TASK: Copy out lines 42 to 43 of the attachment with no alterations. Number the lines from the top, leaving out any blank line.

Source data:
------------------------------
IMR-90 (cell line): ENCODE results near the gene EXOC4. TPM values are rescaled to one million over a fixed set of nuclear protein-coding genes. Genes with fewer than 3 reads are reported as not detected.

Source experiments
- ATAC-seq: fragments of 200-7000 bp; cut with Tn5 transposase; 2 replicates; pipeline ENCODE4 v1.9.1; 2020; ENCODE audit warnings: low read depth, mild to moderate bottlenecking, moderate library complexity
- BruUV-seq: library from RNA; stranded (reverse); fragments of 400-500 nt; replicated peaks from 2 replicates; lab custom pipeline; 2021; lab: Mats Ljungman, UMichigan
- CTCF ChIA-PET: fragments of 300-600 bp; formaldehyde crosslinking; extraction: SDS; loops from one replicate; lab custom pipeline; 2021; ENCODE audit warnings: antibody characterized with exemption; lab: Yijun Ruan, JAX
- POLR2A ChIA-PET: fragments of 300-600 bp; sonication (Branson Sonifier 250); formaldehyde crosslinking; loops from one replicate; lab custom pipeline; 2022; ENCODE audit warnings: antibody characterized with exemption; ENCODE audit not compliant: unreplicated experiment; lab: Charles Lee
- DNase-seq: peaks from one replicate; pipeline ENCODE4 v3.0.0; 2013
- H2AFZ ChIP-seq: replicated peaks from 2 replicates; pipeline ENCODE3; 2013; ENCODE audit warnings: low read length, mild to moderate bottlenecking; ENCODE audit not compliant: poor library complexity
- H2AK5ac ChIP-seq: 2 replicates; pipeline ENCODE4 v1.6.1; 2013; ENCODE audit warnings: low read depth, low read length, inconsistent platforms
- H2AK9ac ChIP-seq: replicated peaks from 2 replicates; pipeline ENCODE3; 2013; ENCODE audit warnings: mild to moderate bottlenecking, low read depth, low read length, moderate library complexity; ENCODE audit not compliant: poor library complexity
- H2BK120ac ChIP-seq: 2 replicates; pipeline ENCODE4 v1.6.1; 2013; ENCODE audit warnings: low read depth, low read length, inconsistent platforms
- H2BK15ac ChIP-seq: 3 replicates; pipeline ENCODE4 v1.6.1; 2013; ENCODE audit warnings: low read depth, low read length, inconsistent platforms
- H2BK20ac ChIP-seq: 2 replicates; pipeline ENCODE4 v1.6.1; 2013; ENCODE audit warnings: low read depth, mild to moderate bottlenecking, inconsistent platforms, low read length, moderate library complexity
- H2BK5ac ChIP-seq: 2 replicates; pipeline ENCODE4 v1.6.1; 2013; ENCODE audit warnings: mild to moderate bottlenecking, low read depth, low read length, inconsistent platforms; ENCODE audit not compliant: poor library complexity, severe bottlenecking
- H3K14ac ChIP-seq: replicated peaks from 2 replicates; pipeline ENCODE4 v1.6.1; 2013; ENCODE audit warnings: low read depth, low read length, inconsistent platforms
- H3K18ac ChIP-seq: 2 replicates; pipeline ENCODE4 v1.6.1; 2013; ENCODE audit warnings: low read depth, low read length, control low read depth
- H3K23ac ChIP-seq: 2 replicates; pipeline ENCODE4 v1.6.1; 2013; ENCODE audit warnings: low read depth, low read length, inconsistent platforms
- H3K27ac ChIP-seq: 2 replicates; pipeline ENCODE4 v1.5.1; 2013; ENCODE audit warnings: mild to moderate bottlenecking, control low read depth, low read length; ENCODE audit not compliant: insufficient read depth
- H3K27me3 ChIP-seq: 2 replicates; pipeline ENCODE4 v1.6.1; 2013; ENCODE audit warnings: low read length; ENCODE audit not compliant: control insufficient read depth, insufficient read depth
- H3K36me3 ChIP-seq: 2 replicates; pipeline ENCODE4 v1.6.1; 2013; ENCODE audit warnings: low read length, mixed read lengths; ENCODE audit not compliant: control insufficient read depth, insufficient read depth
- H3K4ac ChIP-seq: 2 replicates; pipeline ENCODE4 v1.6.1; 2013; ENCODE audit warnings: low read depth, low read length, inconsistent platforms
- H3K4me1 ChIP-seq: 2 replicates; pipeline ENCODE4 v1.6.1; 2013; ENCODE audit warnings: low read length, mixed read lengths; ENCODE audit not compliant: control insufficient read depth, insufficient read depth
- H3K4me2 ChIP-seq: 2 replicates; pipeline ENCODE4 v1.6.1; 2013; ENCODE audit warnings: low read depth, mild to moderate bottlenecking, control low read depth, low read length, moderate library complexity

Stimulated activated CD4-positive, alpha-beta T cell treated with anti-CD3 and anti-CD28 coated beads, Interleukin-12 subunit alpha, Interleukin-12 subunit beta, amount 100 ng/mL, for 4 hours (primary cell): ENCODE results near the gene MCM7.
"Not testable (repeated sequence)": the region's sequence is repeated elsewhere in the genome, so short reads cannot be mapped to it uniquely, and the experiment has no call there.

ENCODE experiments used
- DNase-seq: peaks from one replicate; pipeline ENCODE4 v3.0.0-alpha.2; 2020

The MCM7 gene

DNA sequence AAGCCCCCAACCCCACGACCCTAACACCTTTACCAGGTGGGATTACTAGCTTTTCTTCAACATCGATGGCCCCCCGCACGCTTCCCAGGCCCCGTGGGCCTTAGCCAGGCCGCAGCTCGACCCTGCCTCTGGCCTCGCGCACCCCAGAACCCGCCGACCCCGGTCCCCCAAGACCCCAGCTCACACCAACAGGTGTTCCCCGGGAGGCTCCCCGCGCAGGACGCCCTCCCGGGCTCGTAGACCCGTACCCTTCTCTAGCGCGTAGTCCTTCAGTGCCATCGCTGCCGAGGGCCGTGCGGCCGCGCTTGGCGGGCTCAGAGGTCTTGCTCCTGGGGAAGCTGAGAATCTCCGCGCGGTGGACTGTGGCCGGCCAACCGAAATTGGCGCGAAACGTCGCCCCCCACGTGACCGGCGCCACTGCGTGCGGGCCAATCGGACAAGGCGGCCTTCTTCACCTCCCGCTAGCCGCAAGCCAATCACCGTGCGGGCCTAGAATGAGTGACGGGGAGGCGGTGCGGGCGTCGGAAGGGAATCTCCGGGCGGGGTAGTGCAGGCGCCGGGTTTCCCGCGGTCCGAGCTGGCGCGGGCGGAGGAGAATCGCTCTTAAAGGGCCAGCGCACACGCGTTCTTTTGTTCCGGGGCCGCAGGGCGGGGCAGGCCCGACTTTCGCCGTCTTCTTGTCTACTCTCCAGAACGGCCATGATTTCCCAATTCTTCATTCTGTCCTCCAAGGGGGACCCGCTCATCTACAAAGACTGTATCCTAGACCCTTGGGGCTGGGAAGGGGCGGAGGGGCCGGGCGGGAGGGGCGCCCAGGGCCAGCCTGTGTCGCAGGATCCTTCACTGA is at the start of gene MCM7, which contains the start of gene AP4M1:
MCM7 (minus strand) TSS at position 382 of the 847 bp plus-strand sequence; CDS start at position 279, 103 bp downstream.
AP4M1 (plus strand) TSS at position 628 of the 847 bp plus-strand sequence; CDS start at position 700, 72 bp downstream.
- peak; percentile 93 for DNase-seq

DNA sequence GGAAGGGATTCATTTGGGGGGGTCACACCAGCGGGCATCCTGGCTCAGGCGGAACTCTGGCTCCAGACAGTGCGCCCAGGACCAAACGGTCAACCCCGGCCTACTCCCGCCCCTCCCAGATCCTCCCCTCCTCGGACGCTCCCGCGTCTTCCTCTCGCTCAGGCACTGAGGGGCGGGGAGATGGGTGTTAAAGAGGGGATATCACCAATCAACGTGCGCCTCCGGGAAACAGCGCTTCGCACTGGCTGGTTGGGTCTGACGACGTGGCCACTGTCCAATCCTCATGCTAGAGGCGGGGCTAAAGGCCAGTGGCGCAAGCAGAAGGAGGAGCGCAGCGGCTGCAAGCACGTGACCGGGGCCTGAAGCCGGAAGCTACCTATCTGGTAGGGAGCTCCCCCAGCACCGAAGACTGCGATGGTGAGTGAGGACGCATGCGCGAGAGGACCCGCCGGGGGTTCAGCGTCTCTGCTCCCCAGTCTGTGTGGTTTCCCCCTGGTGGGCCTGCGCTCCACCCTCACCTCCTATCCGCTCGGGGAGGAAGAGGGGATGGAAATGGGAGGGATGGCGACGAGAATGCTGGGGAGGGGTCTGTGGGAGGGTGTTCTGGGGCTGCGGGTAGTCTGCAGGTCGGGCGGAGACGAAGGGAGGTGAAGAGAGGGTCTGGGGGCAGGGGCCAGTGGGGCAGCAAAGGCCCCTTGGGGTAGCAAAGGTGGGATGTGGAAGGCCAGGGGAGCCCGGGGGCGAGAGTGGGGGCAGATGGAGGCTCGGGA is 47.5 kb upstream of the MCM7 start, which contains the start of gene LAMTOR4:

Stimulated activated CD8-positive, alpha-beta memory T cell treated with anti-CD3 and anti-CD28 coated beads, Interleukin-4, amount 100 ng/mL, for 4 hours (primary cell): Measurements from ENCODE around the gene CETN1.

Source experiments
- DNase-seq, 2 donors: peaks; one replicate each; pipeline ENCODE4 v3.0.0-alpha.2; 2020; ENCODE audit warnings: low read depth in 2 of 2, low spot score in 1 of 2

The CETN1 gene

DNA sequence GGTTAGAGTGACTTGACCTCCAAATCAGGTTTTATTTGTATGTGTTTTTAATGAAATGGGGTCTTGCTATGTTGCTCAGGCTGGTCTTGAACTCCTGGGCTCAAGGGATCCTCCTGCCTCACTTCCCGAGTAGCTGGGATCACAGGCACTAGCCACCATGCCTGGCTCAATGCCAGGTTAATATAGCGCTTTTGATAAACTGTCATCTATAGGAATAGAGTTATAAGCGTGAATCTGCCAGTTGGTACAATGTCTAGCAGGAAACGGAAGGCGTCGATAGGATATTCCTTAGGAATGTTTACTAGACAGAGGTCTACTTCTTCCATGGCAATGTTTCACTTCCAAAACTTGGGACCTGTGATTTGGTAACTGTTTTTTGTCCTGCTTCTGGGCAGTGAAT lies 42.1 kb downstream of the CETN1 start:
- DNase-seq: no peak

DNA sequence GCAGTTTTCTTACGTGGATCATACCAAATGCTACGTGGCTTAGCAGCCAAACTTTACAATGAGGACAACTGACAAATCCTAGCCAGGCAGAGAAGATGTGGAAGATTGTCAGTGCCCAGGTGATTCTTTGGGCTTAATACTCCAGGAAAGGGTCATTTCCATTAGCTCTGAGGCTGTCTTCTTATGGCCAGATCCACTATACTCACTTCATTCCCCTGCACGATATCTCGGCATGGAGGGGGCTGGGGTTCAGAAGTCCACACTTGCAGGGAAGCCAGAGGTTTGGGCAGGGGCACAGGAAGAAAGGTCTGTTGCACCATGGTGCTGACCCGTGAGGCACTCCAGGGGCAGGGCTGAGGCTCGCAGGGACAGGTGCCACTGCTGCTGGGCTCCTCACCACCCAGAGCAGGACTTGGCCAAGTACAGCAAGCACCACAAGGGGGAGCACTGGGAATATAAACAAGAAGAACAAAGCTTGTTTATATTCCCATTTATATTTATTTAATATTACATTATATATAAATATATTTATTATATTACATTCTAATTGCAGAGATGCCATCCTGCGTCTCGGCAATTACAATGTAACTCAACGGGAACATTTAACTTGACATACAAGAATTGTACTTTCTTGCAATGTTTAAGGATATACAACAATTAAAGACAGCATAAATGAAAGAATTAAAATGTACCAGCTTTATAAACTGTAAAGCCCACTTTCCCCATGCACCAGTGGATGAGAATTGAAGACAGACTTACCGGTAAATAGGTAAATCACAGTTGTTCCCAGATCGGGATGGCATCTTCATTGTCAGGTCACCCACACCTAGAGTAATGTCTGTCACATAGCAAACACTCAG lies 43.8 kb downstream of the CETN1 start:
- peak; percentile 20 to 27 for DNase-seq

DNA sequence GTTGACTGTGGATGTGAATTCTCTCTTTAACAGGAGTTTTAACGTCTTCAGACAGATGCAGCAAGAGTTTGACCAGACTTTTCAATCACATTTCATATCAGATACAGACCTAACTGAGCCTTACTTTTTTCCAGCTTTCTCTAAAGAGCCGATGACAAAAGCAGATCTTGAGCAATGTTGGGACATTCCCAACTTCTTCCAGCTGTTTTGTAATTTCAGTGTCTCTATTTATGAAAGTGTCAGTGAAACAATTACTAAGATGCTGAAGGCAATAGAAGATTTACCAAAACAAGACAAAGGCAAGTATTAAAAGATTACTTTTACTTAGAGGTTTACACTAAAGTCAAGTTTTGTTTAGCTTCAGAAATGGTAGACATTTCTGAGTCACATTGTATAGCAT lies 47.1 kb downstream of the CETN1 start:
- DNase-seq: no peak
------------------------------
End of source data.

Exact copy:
DNA sequence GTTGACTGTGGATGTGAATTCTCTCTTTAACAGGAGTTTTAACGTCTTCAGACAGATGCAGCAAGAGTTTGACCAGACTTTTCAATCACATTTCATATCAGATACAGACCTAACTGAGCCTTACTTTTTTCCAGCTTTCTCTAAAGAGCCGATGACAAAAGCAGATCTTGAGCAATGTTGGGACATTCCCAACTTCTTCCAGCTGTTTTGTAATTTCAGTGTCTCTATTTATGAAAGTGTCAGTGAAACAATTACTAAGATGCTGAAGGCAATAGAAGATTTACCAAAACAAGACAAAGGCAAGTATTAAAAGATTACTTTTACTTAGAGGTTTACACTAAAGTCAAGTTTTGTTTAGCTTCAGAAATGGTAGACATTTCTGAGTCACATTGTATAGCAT lies 47.1 kb downstream of the CETN1 start:
- DNase-seq: no peak